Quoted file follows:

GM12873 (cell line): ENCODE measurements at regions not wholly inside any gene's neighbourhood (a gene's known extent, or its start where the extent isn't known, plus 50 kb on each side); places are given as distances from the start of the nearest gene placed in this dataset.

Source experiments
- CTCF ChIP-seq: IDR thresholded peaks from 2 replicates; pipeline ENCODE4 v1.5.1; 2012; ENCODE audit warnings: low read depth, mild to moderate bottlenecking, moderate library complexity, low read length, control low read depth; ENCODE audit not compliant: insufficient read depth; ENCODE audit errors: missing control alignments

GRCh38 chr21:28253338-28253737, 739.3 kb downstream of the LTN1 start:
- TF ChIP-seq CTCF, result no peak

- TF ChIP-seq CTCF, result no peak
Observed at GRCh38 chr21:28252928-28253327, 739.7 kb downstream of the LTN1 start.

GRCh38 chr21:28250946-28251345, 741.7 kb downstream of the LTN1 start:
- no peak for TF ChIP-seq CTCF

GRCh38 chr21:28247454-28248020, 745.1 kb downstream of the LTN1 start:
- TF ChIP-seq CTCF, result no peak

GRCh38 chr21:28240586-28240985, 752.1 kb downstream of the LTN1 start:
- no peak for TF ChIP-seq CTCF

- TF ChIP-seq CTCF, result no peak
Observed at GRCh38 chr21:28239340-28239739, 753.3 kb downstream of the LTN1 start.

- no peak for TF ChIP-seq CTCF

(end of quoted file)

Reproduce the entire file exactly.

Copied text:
GM12873 (cell line): ENCODE measurements at regions not wholly inside any gene's neighbourhood (a gene's known extent, or its start where the extent isn't known, plus 50 kb on each side); places are given as distances from the start of the nearest gene placed in this dataset.

Source experiments
- CTCF ChIP-seq: IDR thresholded peaks from 2 replicates; pipeline ENCODE4 v1.5.1; 2012; ENCODE audit warnings: low read depth, mild to moderate bottlenecking, moderate library complexity, low read length, control low read depth; ENCODE audit not compliant: insufficient read depth; ENCODE audit errors: missing control alignments

GRCh38 chr21:28253338-28253737, 739.3 kb downstream of the LTN1 start:
- TF ChIP-seq CTCF, result no peak

- TF ChIP-seq CTCF, result no peak
Observed at GRCh38 chr21:28252928-28253327, 739.7 kb downstream of the LTN1 start.

GRCh38 chr21:28250946-28251345, 741.7 kb downstream of the LTN1 start:
- no peak for TF ChIP-seq CTCF

GRCh38 chr21:28247454-28248020, 745.1 kb downstream of the LTN1 start:
- TF ChIP-seq CTCF, result no peak

GRCh38 chr21:28240586-28240985, 752.1 kb downstream of the LTN1 start:
- no peak for TF ChIP-seq CTCF

- TF ChIP-seq CTCF, result no peak
Observed at GRCh38 chr21:28239340-28239739, 753.3 kb downstream of the LTN1 start.

- no peak for TF ChIP-seq CTCF